How to improve the reliability of energy storage battery management system
Large-scale battery arrays can be used as backup and continuous power storage systems, and this usage is gaining more and more attention, as evidenced by Tesla Motors' recently introduced home and commercial Powerwall systems. The batteries in such systems are continuously charged by the grid or other sources of energy and then supplied with alternating current (AC) power to the user via a DC/AC inverter.
Using a battery as a backup power supply is not new. There are many battery backup power systems available, such as basic 120/240V AC and hundreds of watts of bench PC short-term backup power system, ship, hybrid or all-electric. The multi-kilowatt special-vehicle backup power system used in automobiles, the grid-level hundreds of kilowatts backup power system used in telecommunications systems and data centers (see Figure 1)...etc. While advances in battery chemistry and battery technology have drawn a lot of attention, there is another equally important part of a viable and battery-based backup system, the Battery Management System (BMS).
The battery's backup power supply is ideal for fixed and mobile use from kilowatts to hundreds of kW, providing reliable and efficient power for a wide range of applications.
There are many challenges in completing a battery management system for energy storage, and the solution is not simply "expanded" from a small, low-capacity battery pack management system. Instead, new, more complex strategies and key support components are needed.
The starting point of the battle is that the measurement values of many critical battery parameters are required to have high accuracy and credibility. In addition, the planning of the subsystems must be modular to be able to tailor the configuration to the specific needs of the application, taking into account possible expansion requirements, overall management issues, and necessary maintenance.
The working environment of larger storage arrays has also brought other major challenges. In the case of high inverter voltages/currents and thus current spikes, BMS must also supply accurate, common data in very noisy electrical environments and often in very high temperature environments. In addition, the BMS must provide extensive “fine” data for internal module and system temperature measurements, rather than a limited number of rough aggregated data, as these are critical for charging, monitoring, and discharging.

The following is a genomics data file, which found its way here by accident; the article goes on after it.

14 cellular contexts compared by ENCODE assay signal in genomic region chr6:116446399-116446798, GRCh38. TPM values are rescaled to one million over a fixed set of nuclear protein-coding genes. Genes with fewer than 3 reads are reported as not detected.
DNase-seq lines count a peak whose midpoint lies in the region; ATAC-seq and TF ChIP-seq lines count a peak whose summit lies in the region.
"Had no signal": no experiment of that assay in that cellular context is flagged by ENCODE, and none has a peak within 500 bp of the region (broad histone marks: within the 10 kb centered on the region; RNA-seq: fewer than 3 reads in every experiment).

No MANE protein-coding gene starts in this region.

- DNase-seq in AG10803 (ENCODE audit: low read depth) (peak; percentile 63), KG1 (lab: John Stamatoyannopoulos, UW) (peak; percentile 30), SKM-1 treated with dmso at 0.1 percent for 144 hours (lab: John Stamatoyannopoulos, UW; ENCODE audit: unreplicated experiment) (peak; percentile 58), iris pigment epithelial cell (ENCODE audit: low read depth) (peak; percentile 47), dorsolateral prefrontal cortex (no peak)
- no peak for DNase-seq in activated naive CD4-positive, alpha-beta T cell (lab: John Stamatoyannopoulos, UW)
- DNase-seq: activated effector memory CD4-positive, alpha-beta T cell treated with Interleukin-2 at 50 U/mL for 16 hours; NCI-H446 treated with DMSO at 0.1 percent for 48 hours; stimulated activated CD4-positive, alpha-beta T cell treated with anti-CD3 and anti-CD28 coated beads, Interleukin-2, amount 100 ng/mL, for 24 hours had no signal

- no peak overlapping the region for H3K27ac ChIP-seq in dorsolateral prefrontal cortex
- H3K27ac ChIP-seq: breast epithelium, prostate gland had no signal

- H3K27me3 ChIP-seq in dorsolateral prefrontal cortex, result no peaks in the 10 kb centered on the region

Because of the important role of these power systems, their operational reliability is inherently critical. To make this easy-to-represent goal a reality, the BMS must ensure data accuracy and integrity and continuous health assessment so that the BMS can continue to take the required action. Completing robust planning and reliable security is a multi-stage process where the BMS must anticipate possible problems for all subsystems, perform self-tests and provide fault detection, and then select the appropriate actions in the standby mode and mode of operation. The last requirement is that BMS must meet many strict regulatory standards because of high voltage, high current and high power.
System planning transforms concepts into real-world results
While supervising rechargeable batteries is conceptually simple, simply place the voltage and current measurement circuitry at the battery terminals, but the actual BMS is quite different and much more complicated.
The sturdy planning begins with a comprehensive oversight of the batteries, which puts some important requirements on the function of the circuit. Battery readings need to be millivolt and milliamp accuracy, and voltage and current measurements must be synchronized to account for power. The BMS must evaluate the effectiveness of each measurement as it requires maximum data integrity while the BMS must also identify incorrect or problematic readings. BMS cannot ignore unusual readings because such readings may indicate potential problems, but at the same time, BMS cannot act on the wrong data.